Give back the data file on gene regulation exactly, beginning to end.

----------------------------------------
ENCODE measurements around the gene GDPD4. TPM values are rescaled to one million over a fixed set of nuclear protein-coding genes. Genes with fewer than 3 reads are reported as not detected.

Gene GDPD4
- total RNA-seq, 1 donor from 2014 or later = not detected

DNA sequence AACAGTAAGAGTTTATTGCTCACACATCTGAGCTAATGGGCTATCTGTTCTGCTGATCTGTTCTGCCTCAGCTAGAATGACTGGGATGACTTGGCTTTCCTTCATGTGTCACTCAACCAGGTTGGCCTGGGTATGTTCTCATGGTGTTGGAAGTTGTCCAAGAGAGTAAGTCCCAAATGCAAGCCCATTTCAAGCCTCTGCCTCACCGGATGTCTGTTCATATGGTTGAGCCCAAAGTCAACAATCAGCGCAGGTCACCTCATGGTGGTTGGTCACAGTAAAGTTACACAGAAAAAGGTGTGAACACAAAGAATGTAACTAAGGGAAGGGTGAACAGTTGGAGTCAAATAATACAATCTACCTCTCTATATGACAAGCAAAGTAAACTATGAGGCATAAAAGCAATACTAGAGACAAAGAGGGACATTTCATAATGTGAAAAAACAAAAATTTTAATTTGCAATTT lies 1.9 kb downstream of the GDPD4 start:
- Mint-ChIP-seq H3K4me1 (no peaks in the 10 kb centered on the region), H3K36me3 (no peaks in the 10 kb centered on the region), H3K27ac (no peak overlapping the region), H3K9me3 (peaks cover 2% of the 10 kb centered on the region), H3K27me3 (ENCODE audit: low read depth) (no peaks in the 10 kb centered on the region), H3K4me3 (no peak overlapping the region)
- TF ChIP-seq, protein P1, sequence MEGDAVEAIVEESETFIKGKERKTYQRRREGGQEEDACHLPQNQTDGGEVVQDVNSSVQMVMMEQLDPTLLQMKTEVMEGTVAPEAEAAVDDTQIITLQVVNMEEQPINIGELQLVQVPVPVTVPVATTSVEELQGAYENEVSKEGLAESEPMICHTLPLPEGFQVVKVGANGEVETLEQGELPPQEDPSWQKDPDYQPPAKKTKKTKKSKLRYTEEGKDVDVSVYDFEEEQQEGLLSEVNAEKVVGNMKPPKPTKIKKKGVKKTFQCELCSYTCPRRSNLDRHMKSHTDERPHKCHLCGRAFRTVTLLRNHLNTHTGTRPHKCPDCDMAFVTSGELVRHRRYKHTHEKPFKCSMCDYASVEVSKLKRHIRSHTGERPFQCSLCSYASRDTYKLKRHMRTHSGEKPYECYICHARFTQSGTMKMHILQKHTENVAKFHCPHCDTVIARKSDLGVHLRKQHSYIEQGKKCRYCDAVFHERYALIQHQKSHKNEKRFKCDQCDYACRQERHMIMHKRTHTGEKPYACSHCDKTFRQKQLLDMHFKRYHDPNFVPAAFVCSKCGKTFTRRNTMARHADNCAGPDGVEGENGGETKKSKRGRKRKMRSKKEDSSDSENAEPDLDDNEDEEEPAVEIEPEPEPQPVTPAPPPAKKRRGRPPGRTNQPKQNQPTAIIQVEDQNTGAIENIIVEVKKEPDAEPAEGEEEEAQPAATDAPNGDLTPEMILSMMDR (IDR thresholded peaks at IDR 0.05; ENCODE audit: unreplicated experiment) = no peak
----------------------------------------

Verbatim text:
ENCODE measurements around the gene GDPD4. TPM values are rescaled to one million over a fixed set of nuclear protein-coding genes. Genes with fewer than 3 reads are reported as not detected.

Gene GDPD4
- total RNA-seq, 1 donor from 2014 or later = not detected

DNA sequence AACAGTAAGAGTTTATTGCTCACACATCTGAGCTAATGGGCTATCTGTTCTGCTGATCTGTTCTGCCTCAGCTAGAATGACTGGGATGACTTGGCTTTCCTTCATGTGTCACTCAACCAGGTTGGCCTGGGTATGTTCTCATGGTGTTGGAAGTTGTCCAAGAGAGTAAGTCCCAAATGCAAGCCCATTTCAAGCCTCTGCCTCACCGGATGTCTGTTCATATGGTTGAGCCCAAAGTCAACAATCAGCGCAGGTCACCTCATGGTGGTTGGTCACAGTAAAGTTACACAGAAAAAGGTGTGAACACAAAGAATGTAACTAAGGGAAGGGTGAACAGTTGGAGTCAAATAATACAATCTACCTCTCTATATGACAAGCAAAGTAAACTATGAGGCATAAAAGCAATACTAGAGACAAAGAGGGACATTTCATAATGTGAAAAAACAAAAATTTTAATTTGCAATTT lies 1.9 kb downstream of the GDPD4 start:
- Mint-ChIP-seq H3K4me1 (no peaks in the 10 kb centered on the region), H3K36me3 (no peaks in the 10 kb centered on the region), H3K27ac (no peak overlapping the region), H3K9me3 (peaks cover 2% of the 10 kb centered on the region), H3K27me3 (ENCODE audit: low read depth) (no peaks in the 10 kb centered on the region), H3K4me3 (no peak overlapping the region)
- TF ChIP-seq, protein P1, sequence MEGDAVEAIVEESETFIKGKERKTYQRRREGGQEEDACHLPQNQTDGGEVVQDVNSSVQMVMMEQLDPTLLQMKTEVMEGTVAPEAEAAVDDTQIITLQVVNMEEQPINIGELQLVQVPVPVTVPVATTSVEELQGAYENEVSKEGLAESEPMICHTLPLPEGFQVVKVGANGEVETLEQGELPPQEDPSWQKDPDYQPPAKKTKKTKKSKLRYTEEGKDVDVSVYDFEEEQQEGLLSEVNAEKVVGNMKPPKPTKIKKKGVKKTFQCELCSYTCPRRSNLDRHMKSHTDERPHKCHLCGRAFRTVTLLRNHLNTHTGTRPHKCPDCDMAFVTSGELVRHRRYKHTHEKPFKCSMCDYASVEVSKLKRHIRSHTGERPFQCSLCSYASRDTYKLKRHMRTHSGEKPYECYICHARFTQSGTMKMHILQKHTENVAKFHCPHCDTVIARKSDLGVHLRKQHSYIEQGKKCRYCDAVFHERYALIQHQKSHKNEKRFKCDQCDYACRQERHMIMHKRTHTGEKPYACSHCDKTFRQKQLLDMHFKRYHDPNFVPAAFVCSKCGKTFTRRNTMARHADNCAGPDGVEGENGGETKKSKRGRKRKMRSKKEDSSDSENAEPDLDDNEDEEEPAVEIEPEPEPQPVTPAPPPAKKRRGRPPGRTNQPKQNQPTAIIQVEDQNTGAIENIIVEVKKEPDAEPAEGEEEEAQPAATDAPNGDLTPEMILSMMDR (IDR thresholded peaks at IDR 0.05; ENCODE audit: unreplicated experiment) = no peak